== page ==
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Issue Date:  February 10, 2006

Encyclical finds favor in unexpected quarters


Perhaps the most intriguing reaction to Pope Benedict XVI’s first encyclical, Deus Caritas Est, is the generally positive response of liberal Catholics who were the most apprehensive about the election to the papacy of Cardinal Joseph Ratzinger, long known as the church’s doctrinal watchdog.

Several expressed relief that in dealing with human and divine love, the pope steered clear of areas where the church’s message has stirred controversy -- such as homosexuality, birth control and abortion. Many praised the document’s lofty, positive tone.

Paul Collins, for example, called the 71-page document “a welcome change from the often dense and sometimes almost incomprehensible missives of many of his papal predecessors.”

Collins, a former Missionary of the Sacred Heart, left the priesthood in 2001 amid a Vatican investigation of his writings on papal infallibility and other matters that had been initiated by Ratzinger.

The encyclical, Collins wrote, “tells us that Benedict XVI is going to be a low-key pope concerned with the essence of Catholicism rather than an actor on the world stage like his predecessor. This will be a modest and more traditional papacy. Just what Catholicism needs, really.”

Andrew Sullivan, who was strongly critical of the Vatican’s recent document on gay priests, called the encyclical “a beautifully written document.”

“It is not as extreme or as repressive as Benedict’s well-earned reputation. It is a sign, one hopes, of a papacy that can change and grow and concentrate on the central truths, not peripheral obsessions. For that, a great sigh of relief.”

Deus Caritas Est was released at the Vatican Jan. 25. The first section offers a spiritual meditation on love, arguing that eros, or human sexual love, must be “purified” into agape, or the total giving of one’s self to another. The second is composed of reflections on Catholic charitable work, stating that political and economic justice is primarily the responsibility of laity and the state, while the church’s primary competence is direct charitable outreach to people in need.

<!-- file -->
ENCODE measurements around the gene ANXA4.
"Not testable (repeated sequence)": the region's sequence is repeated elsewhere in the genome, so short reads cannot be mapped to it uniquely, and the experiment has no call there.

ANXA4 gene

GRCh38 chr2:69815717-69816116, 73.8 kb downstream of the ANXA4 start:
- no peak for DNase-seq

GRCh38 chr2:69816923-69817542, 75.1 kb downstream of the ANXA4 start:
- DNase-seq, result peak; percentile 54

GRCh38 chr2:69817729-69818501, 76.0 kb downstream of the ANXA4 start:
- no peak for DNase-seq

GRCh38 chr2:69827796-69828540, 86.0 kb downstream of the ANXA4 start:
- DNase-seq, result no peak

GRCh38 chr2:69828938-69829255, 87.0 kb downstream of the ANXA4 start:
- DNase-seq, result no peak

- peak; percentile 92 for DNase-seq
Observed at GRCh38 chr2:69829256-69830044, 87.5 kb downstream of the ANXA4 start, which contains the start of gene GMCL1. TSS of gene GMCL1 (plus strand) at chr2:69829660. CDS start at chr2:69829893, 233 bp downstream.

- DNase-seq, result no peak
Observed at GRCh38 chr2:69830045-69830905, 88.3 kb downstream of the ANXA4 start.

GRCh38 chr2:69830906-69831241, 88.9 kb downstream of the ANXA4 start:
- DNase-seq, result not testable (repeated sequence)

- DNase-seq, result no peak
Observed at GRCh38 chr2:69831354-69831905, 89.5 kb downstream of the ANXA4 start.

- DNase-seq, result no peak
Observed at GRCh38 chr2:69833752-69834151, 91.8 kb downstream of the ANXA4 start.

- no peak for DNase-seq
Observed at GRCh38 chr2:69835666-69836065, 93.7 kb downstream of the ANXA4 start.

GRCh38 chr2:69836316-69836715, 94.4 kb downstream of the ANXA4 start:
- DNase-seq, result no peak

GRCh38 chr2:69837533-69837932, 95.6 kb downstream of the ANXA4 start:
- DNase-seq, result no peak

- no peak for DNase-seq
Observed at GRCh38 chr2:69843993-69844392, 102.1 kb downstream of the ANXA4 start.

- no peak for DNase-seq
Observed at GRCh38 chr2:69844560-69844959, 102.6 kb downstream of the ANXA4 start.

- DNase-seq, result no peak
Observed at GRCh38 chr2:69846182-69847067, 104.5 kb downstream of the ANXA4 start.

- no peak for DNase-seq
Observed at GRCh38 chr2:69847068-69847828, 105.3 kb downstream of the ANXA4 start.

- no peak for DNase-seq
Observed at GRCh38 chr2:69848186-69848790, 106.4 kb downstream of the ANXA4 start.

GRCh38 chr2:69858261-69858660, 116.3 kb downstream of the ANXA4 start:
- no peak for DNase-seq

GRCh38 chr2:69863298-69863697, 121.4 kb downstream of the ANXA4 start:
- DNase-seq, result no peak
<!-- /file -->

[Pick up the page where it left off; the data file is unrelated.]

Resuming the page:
Swiss theologian Fr. Hans Küng praised the encyclical’s “solid theological substance on the subjects of eros and agape, love and charity, and not drawing false contradictions between them.”

Küng, whose license to teach Catholic theology was withdrawn by Pope John Paul II in 1979, was frequently critical of Ratzinger while he led the Congregation for the Doctrine of the Faith.

Catholics should be happy, Küng said, that it is “not a manifesto of cultural pessimism or restrictive sexual morality.”

Writing in The New York Times, Peter Steinfels said, “Anyone looking for a substantial and challenging message about the nature of existence and humanity can find it in Part I. It is controversial not as one more sortie in the culture wars but as what it is, a statement of metaphysics and religious faith.”

Christian Weisner, spokesman for the liberal Catholic group “We Are Church,” told The New York Times that the encyclical is “a sign of hope” that Benedict would prove to be a “human face for Christianity and for the Catholic church.”

Those reactions have largely been paralleled in the global press.

Der Standard of Austria, where the We Are Church movement began, wrote, “Many of those who regarded Joseph Ratzinger as an instrument of the Holy Inquisition, and perhaps continue to do so, are now probably disappointed.”